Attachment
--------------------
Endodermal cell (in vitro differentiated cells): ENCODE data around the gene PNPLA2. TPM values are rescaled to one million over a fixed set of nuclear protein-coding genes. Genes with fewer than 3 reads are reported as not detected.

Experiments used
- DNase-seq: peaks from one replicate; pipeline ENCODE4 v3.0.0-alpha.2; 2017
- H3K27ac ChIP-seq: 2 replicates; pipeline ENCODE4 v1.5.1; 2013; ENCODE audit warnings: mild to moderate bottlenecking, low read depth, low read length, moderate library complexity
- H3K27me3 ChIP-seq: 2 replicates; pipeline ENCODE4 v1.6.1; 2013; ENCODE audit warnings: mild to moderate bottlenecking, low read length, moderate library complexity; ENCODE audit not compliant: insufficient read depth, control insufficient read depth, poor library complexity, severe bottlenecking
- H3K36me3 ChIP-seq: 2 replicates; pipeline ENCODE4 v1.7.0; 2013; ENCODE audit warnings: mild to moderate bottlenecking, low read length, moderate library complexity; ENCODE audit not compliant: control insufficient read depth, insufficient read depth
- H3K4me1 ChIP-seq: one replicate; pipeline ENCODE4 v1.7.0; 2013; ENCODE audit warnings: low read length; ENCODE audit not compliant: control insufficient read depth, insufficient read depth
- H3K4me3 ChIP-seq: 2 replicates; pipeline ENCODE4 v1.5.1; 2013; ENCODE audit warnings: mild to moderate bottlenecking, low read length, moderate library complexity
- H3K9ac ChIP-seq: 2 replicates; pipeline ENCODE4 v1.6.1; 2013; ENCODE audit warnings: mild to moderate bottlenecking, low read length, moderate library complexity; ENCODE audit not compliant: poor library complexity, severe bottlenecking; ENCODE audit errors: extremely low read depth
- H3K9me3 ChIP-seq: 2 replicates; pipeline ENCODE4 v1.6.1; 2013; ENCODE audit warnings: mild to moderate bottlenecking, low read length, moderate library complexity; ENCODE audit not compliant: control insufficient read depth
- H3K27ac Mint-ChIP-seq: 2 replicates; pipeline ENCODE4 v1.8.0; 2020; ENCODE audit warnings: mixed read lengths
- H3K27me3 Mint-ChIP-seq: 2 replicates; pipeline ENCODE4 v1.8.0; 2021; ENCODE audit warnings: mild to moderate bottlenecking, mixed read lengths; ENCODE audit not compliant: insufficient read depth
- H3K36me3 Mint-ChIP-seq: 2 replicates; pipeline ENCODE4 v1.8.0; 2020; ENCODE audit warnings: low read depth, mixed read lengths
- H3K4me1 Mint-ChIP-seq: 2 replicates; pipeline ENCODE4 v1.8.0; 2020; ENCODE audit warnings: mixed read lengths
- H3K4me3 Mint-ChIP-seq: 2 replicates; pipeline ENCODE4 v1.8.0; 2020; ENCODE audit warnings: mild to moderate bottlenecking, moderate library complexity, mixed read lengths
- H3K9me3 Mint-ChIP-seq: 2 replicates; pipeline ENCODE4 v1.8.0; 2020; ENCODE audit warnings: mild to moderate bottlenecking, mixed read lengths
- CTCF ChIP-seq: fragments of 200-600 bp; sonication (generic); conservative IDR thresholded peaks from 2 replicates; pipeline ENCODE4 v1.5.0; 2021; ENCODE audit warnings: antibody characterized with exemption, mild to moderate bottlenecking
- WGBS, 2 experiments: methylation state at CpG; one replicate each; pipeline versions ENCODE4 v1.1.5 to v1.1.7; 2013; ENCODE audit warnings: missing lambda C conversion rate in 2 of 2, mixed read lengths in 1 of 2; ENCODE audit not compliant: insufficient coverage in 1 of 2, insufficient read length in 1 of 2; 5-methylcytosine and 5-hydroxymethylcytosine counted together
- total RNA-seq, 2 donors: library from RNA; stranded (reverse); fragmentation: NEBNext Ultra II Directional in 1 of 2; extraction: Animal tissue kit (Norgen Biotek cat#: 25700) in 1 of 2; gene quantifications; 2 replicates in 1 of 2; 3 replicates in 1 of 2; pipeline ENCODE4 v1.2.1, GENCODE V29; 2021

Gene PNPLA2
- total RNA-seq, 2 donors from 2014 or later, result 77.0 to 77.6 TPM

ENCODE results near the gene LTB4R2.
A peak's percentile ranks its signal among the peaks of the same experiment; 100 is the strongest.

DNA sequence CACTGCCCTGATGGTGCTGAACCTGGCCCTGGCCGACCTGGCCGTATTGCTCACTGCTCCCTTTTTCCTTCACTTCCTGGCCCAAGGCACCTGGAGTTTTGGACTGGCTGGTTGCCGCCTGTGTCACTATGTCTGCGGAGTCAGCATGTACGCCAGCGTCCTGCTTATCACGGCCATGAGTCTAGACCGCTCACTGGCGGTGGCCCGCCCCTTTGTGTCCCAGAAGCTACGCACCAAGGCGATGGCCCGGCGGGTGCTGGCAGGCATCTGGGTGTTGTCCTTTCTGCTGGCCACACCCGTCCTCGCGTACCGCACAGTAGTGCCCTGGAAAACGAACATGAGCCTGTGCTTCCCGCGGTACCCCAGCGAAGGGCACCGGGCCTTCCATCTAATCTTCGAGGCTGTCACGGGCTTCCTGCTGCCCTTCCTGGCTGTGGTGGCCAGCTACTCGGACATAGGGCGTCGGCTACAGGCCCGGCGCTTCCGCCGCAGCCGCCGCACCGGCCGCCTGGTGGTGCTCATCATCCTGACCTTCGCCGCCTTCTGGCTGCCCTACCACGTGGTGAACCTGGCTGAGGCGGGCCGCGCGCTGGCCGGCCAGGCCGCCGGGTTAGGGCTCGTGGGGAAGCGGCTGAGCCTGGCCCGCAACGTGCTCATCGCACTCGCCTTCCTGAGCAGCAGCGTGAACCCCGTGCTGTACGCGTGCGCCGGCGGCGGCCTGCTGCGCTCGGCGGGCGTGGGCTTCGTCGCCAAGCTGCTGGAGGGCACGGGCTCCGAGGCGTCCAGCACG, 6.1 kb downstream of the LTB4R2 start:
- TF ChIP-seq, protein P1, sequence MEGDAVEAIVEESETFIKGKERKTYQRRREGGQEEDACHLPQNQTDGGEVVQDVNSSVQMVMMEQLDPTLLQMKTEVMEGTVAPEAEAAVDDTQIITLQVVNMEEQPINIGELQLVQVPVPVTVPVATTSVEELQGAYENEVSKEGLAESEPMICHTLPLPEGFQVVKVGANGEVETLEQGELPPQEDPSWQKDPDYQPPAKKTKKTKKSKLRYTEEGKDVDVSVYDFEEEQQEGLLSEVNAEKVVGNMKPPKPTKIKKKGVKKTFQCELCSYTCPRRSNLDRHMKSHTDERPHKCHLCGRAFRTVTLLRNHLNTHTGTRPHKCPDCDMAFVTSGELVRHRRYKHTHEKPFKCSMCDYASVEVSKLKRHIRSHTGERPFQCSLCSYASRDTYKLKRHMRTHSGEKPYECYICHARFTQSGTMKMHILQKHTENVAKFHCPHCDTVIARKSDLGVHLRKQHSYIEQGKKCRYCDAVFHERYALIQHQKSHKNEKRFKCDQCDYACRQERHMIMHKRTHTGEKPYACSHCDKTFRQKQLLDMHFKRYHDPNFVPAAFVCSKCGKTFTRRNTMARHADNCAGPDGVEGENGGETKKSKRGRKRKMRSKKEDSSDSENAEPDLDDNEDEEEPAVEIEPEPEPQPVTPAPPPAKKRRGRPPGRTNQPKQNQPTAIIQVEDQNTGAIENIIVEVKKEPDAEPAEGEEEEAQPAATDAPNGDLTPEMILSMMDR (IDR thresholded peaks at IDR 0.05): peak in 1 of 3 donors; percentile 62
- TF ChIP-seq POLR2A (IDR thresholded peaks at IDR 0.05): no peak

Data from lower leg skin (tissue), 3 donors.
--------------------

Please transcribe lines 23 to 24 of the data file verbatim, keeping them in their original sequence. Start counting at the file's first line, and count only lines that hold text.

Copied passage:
A peak's percentile ranks its signal among the peaks of the same experiment; 100 is the strongest.

DNA sequence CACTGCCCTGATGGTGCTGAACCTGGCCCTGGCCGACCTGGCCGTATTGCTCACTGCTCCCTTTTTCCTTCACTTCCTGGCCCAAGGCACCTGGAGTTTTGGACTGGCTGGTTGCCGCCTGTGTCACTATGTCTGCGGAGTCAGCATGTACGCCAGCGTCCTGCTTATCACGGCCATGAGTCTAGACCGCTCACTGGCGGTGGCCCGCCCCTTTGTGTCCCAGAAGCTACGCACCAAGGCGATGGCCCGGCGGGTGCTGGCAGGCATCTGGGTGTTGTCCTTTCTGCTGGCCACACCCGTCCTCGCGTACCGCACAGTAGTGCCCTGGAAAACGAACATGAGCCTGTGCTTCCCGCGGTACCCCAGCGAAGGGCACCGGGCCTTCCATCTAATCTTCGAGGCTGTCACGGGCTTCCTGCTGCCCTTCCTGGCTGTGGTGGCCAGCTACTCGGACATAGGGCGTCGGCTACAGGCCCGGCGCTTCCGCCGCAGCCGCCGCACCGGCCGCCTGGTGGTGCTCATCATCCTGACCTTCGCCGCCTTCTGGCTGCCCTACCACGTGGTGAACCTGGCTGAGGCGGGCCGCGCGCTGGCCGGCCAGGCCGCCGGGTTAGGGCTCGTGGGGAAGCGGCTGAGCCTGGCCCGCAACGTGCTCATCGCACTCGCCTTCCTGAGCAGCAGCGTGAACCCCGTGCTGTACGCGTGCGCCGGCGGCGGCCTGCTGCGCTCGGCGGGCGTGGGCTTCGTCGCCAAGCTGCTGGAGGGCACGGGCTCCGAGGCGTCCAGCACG, 6.1 kb downstream of the LTB4R2 start: